Would you sail the South Pacific for two days and two nights to reach the very darkest night skies on the planet?
Light pollution is everywhere, and though together we could bring dark skies back to towns and cities, the latest certifications issued by the International Dark Sky Association only add to the list of reasons to travel to truly remote areas.
Welcome to the ‘Pitch-Black Bucket-List’. The newest members, the Pitcairn Islands and South Africa‘s !Ae!Hai Kalahari Heritage Park, are both remote International Dark Sky Sanctuaries (IDSS) with exceptional, pristine dark skies the likes of which few people have experienced.
Rhiannon Adam www.visitpitcairn.pn
Mata ki te Rangi, Tahitian for “Eyes to the Sky”, is the official name for all four islands (Pitcairn, Oeno, Henderson, and Ducie) of the remote Pitcairn Islands, which are located in the deep South Pacific between New Zealand and Peru. Pitcairn, Oeno, Henderson, and Ducie are all part of the new 520,000 square mile Mata ki te Rangi International Dark Sky Sanctuary in the South Pacific.
It’s the first British Overseas Territory, and only island group in the world, to have been granted IDA Dark Sky Sanctuary status. “It is fantastic to see Pitcairn recognized as one of just nine Dark Sky Sanctuaries in the world,” said Lord Tariq Ahmad of Wimbledon, UK Minister of State for the Overseas Territories. “This will help make Pitcairn an outstanding destination for stargazers, tourists, and scientists worldwide and provide a welcome boost to the local economy.”
Best known for being home to the descendants of the HMS Bounty mutineers, the majority of the 45 Pitcairn Islanders are descended from the nine mutineers and their Polynesian consorts who arrived on the Bounty in 1790.
What makes Mata ki te Rangi good for stargazing and astronomy?
Pitcairn’s power supply is shut off between 10.30pm and 06:00am every night, guaranteeing great stargazing if the skies are clear. Taro Ground, the former (now unused) radio station, has been identified as the best observing site.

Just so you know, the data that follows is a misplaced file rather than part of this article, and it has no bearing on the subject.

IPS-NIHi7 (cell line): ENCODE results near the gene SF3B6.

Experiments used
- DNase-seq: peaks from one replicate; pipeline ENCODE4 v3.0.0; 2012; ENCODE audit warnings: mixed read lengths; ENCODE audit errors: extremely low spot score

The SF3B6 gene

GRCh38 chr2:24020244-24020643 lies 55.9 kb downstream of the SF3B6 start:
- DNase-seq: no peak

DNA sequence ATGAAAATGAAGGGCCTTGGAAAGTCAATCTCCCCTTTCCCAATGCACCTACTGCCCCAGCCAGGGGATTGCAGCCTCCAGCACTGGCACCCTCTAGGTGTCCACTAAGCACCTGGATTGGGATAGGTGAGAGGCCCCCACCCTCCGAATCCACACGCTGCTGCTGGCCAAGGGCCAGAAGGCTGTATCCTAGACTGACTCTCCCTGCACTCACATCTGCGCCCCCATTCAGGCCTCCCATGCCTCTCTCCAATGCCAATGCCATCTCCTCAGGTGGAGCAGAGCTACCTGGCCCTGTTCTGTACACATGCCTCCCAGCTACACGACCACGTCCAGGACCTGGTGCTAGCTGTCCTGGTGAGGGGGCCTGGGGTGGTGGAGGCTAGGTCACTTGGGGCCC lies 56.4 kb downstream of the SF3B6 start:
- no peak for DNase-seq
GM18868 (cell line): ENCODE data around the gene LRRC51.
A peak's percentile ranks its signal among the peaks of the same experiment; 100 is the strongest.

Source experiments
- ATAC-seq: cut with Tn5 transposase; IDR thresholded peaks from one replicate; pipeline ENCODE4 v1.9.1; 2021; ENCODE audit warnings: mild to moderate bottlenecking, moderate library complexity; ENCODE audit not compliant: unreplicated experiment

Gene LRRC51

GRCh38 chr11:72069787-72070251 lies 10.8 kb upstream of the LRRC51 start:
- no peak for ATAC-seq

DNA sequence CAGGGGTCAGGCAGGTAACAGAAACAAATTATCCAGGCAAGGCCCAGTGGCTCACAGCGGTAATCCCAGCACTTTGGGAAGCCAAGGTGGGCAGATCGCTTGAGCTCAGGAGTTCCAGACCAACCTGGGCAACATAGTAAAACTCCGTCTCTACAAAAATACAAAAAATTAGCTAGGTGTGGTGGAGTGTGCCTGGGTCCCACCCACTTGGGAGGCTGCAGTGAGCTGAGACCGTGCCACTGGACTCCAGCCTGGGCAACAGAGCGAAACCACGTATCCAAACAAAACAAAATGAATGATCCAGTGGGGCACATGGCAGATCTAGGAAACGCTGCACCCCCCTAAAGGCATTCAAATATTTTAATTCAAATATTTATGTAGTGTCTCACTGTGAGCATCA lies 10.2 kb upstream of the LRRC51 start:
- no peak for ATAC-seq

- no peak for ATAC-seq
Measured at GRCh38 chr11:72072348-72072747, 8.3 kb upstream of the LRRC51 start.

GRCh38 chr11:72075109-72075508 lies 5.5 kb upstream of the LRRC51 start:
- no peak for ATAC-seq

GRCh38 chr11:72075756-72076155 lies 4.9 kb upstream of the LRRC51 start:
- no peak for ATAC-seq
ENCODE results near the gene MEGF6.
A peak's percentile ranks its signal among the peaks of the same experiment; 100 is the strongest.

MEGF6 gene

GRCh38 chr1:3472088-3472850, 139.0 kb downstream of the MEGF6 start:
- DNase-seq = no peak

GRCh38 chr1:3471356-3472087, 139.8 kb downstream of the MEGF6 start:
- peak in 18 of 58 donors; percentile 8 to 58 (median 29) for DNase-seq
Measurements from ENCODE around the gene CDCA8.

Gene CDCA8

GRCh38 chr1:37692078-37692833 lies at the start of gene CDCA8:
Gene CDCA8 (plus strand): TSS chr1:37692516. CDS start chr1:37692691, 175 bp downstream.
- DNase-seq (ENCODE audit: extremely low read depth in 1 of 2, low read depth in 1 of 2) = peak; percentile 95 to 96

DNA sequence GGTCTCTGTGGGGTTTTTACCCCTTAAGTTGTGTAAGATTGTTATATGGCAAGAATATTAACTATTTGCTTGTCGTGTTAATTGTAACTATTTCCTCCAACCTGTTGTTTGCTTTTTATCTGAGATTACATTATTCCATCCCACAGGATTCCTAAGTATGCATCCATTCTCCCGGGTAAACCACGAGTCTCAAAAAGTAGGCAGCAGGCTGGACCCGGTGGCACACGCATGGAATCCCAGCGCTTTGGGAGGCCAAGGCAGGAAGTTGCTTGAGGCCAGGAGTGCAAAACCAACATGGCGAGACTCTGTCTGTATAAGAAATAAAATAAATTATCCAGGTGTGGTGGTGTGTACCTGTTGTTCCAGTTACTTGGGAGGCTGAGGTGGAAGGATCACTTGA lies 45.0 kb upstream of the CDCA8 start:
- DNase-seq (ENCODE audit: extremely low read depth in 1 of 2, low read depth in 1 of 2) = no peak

As well as a sold-out trip to see a rare total solar eclipse this July 2 (when totality will come to Oeno Island for 2 minutes 51 seconds), Pitcairn Island Tourism is launching an 18-night Explorers Voyage for 10 people in October to visit the new IDSS. The island group’s brand new ship, the MV Bravo Supporter, will offer 21 round-trips annually between Mangareva, French Polynesia, and Pitcairn, up from 12 trips in 2018.
Also declared an International Dark Sky Sanctuary this month is !Ae!Hai Kalahari Heritage Park, which is part of the 38,000-sq km Kgalagadi Transfrontier Park straddling the border between South Africa and Botswana. This ancestral home of the ǂKhomani San and Mier communities, it’s also home to the proposer of the IDSS certification, !Xaus Lodge, the only place with permanent lighting in the entire !Ae!Hai Kalahari Heritage Park.
South Africa‘s Northern Cape Province is already the country’s premier astro-tourism destination. In the !Ae!Hai Kalahari Heritage Park, !Xaus Lodge offers stargazing to its guests, through telescopes and the naked eye and, naturally, has retrofitted all outside lights so they are shielded and lighting is kept below the horizontal.
“Astro-tourism, has been identified as a particular growth area within the Northern Cape Province, South Africa where the geography, climate, and existence of limited infrastructure provide an ideal environment for astronomy,” said Terance Fife, Chairman of the Joint Management Board of the !Ae!Hai Kalahari Heritage Park. Astro-tourism already exists south of the Kgalagadi Transfrontier Park, specifically around the South Africa Large Telescope (SALT) observatory in Sutherland, and is predicted to soon kick-start at closer Carnarvon, thanks to the Square Kilometre Array (SKA) Radio Telescope.
At the darkest places on Earth, the brightest section of the Milky Way should cast a shadow on a moon-less night. Measured using a Sky Quality Meter (SQM), the Pitcairn Islands are between 21.7 and 21.9, while !Xaus Lodge and environs measure an average of 21.6. That’s out of 22. These are very, very dark places.
That would be Massacre Rim Wilderness Study Area International Dark Sky Sanctuary in Nevada. Only designated an IDSS in March 2019, this 100,000-acre area of northwest Nevada is a vast land for hikers, riders, campers, and stargazers, where elevations range from 5,520 to 6,780 ft. It’s between the Black Rock Desert-High Rock Canyon Emigrant Trails National Conservation Area (BRNCA) and the Sheldon National Wildlife Refuge (SNWR).
Aotea / Great Barrier Island International Dark Sky Sanctuary, New Zealand
Cosmic Campground International Dark Sky Sanctuary, New Mexico, USA
Devils River State Natural Area International Dark Sky Sanctuary, Texas, USA
Gabriela Mistral International Dark Sky Sanctuary, Elqui Valley, Chile
Rainbow Bridge National Monument International Dark Sky Sanctuary, Utah, USA
Stewart Island / Rakiura International Dark Sky Sanctuary, New Zealand